The Association was formed in the early summer of 2014 and organised its first programme of lectures to begin just a few months later in October 2014. We will be forever grateful to all those first year lecturers who so kindly came and talked to the brand new Association without knowing how many people there would be in the audience!
2nd October 2014: Lindsay Allason-Jones
The Women of Roman Britain
Top Roman Empire expert and leading figure in the archaeology of the North of England, especially Hadrian’s Wall, Lindsay succeeded in getting the Association off to a splendid start with her fascinating and often humorous lecture on the women of Roman Britain.
20th November 2014: Dr Mary Harlow
Unravelling the myth of lanam fecit.
How long did it take to make a toga?
The secrets of toga making and wearing were revealed to members by expert in dress and identity in late antiquity, Dr Mary Harlow. Mary’s fascinating lecture took her audience by the hand as she led us through the reality of producing a toga at home – was it actually possible for a Roman matrona to produce a toga? By the end of the evening most of us had formed our own opinion after having a go at yarn spinning, toga folding and weighing up all the detailed evidence presented to us.
11th December 2014: Fra’ John Eidinow
Horace on Star Qualities: or how to become a real poet
Horace came under the spotlight in our third lecture of the season when Fra’ John, Fellow of St Benet’s Hall, Oxford explored the life, career and art of this celebrated Roman poet. Fra’ John entranced his audience with readings and informative analysis of Horace’s odes where such everyday thoughts and happenings are so beautifully expressed in a simple, lyrical way.
15th January 2015: Dr Michael Scott
Over 150 members and guests gave the branch’s President, Dr Michael Scott, a warm and enthusiastic welcome for his first visit to the Association. Michael entertained his audience with an exclusive preview of his TV documentary with Alexander Armstrong, Invisible Rome, where 3D laser scanning was used to reveal a new view of one of the most famous cities in the world. Michael used unique behind-the-scenes photographs to illustrate the many unusual locations visited in the documentary which will be aired later this year on BBC 1.
12th February 2015: Dr Jane Masseglia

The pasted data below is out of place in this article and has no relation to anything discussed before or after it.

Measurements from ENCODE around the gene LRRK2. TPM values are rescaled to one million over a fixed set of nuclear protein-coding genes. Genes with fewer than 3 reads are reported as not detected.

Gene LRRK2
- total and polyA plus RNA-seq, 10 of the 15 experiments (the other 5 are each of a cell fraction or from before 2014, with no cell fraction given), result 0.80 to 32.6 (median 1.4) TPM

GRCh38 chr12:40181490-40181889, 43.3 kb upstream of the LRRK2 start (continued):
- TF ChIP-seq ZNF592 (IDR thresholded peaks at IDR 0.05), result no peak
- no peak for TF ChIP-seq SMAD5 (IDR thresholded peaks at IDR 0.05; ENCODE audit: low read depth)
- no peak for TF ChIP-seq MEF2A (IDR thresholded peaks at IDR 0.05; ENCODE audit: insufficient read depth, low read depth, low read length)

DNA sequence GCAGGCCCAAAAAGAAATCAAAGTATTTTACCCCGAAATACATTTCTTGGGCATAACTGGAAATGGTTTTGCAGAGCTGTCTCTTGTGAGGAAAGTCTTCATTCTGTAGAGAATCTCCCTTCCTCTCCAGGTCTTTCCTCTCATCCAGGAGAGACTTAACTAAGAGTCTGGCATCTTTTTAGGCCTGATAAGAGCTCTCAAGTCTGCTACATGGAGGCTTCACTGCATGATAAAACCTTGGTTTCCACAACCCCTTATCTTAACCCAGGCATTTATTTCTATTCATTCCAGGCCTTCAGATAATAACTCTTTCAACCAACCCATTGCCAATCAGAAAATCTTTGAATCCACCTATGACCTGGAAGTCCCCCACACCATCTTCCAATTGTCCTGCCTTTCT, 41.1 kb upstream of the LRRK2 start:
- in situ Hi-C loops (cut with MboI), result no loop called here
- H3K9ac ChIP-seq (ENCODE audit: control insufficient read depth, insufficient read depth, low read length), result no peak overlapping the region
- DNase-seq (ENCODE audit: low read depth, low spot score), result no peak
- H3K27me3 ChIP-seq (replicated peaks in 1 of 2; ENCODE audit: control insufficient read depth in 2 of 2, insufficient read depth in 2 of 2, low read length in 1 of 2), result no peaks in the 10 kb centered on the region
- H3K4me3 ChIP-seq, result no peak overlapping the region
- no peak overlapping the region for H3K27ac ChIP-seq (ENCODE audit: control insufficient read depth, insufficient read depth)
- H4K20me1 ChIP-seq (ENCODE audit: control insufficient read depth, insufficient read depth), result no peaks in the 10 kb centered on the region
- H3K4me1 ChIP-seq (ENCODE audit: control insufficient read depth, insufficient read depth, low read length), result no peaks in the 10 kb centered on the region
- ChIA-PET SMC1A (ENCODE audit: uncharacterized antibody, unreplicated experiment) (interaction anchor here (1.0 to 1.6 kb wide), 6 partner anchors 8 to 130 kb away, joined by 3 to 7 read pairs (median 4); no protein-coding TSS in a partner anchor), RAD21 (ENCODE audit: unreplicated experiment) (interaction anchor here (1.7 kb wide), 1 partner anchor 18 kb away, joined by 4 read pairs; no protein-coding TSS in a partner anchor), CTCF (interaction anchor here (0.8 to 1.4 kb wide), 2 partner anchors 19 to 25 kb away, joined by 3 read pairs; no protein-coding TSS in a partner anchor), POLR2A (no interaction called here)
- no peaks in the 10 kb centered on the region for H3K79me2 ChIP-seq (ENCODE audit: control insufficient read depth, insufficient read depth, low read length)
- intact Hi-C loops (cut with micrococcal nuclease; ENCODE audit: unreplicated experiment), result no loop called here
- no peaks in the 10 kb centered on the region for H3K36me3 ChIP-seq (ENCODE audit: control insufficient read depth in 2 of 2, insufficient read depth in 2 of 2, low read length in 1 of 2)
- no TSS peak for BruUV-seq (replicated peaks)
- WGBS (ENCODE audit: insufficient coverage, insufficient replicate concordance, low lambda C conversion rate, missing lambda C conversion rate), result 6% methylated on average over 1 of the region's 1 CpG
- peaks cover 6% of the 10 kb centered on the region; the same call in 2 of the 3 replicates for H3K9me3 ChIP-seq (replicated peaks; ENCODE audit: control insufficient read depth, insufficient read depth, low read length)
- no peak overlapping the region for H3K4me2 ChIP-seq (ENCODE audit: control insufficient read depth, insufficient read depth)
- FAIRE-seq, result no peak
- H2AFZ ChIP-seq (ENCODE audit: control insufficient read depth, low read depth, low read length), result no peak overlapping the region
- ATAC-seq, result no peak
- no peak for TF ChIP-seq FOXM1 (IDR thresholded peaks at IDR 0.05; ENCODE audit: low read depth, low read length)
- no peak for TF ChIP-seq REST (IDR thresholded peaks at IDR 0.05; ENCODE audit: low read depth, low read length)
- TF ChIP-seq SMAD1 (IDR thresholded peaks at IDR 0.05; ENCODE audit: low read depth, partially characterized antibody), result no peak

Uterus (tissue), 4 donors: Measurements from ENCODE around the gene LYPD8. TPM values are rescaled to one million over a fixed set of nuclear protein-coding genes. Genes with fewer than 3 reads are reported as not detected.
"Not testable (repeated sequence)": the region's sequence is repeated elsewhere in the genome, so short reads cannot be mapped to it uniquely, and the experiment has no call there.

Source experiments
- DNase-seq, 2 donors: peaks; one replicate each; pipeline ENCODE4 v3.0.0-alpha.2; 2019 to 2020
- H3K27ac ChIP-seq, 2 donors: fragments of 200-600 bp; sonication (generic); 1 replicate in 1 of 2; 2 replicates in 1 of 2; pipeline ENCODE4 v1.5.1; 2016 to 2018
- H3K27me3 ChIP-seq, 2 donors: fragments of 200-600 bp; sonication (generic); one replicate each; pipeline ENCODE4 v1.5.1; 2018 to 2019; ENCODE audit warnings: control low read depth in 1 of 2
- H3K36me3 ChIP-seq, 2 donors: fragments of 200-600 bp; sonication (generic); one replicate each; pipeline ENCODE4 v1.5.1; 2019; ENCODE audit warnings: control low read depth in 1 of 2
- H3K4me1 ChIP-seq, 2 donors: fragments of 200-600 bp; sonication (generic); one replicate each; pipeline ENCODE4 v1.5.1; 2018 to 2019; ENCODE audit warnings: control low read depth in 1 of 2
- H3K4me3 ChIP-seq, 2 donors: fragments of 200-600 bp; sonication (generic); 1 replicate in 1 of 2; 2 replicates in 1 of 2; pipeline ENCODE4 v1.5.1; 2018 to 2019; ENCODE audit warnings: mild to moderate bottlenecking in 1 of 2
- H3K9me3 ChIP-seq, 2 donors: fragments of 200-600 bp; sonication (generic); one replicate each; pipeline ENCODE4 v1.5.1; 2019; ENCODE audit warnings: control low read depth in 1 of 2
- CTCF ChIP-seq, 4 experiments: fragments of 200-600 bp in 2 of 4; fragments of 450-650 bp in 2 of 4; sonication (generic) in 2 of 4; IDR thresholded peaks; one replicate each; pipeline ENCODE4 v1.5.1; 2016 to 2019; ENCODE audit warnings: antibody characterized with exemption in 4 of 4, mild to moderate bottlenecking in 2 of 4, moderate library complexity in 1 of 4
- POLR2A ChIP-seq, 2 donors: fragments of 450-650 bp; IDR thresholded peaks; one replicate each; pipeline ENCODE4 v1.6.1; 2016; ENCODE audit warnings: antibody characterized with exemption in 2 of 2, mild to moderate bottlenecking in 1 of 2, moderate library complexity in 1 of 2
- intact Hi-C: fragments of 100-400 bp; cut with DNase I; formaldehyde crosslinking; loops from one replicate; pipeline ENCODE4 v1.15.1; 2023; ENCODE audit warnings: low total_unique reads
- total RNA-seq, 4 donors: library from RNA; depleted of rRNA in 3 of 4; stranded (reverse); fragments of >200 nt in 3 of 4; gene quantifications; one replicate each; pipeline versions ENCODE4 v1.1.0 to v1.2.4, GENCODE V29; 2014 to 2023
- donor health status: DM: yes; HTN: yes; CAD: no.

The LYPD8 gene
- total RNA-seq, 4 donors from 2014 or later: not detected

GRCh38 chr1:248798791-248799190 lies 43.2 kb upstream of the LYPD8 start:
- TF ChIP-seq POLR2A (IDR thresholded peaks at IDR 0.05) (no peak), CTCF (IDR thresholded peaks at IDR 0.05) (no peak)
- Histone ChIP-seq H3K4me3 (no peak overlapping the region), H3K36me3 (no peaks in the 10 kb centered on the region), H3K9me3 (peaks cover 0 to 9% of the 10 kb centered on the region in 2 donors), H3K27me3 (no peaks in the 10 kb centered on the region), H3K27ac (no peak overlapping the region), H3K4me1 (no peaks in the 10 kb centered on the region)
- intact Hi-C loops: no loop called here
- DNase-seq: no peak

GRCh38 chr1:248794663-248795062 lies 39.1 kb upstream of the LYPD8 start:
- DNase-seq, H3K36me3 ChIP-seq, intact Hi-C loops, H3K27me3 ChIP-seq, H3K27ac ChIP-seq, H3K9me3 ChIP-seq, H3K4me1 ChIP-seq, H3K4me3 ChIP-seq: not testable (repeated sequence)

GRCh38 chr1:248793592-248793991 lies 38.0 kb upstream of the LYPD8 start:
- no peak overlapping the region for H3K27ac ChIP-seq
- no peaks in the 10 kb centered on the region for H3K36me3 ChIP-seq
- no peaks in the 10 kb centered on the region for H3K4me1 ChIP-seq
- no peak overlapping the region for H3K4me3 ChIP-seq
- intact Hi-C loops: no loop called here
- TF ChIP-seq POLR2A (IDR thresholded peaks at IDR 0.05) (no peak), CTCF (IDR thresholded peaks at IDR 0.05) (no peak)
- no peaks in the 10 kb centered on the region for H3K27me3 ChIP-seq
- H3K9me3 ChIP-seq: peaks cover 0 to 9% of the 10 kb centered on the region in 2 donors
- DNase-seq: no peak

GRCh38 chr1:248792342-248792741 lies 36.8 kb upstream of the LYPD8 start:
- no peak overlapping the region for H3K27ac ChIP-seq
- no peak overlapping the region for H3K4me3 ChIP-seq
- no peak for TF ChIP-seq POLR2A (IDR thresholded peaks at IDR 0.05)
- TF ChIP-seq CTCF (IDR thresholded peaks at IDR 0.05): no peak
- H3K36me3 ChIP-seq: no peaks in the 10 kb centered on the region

Death and Disease in Ancient Greece
Dr Masseglia‘s enlightening lecture focussed on a constant throughout the ages – death and disease. We discovered what happened to the Ancient Greeks when they fell ill, and, if they didn’t recover… We were all even more appreciative of the NHS by the time Dr Masseglia had delved into the sometimes gruesome, sometimes surprisingly modern, but always fascinating world of ancient medicine. Jane certainly satisfied our collective morbid curiosity and succeeded in bringing the topic of death truly to life for her audience. You can view one of Jane’s books here: Body Language in Hellenistic Art And Society .
26th February 2015: Dr Rosie Wyles
Ancient Drama’s Art
The mysteries of the paintings on those famous Greek vases were expertly decoded by Dr Rosie Wyles, who travelled from the University of Kent to deliver her lecture looking behind the scenes of Ancient World stage productions. We’ll never look at these ancient artefacts in quite the same way ever again! You can view Rosie’s book here: Costume in Greek Tragedy
23rd April 2015: Dr Bev Back
Ancient Epic Strikes Back: George Lucas as Rhapsode
The force was definitely with us when Dr Bev Back brought our first season of lectures to a close by exploring the connections between the Star Wars movies and the Classical World in her thought-provoking lecture. Questions flowed as members enjoyed contemplating just what can be learnt from examining ancient Greek and Roman symbolism and iconography from ‘a long time ago, in a galaxy far, far away…’